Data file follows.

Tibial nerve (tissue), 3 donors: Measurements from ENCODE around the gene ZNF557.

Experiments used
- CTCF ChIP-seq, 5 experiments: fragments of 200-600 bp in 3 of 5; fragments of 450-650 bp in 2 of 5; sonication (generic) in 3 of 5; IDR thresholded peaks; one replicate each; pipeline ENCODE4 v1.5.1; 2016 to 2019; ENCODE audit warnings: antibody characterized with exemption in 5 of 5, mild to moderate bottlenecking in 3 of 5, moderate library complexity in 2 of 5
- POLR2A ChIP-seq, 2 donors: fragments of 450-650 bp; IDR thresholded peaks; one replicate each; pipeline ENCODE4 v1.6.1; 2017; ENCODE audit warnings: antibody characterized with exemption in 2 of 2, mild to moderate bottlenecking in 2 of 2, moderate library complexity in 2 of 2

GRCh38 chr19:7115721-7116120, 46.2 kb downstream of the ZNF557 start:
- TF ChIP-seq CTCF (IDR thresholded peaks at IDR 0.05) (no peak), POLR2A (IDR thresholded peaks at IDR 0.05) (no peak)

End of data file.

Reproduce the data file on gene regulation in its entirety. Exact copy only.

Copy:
Tibial nerve (tissue), 3 donors: Measurements from ENCODE around the gene ZNF557.

Experiments used
- CTCF ChIP-seq, 5 experiments: fragments of 200-600 bp in 3 of 5; fragments of 450-650 bp in 2 of 5; sonication (generic) in 3 of 5; IDR thresholded peaks; one replicate each; pipeline ENCODE4 v1.5.1; 2016 to 2019; ENCODE audit warnings: antibody characterized with exemption in 5 of 5, mild to moderate bottlenecking in 3 of 5, moderate library complexity in 2 of 5
- POLR2A ChIP-seq, 2 donors: fragments of 450-650 bp; IDR thresholded peaks; one replicate each; pipeline ENCODE4 v1.6.1; 2017; ENCODE audit warnings: antibody characterized with exemption in 2 of 2, mild to moderate bottlenecking in 2 of 2, moderate library complexity in 2 of 2

GRCh38 chr19:7115721-7116120, 46.2 kb downstream of the ZNF557 start:
- TF ChIP-seq CTCF (IDR thresholded peaks at IDR 0.05) (no peak), POLR2A (IDR thresholded peaks at IDR 0.05) (no peak)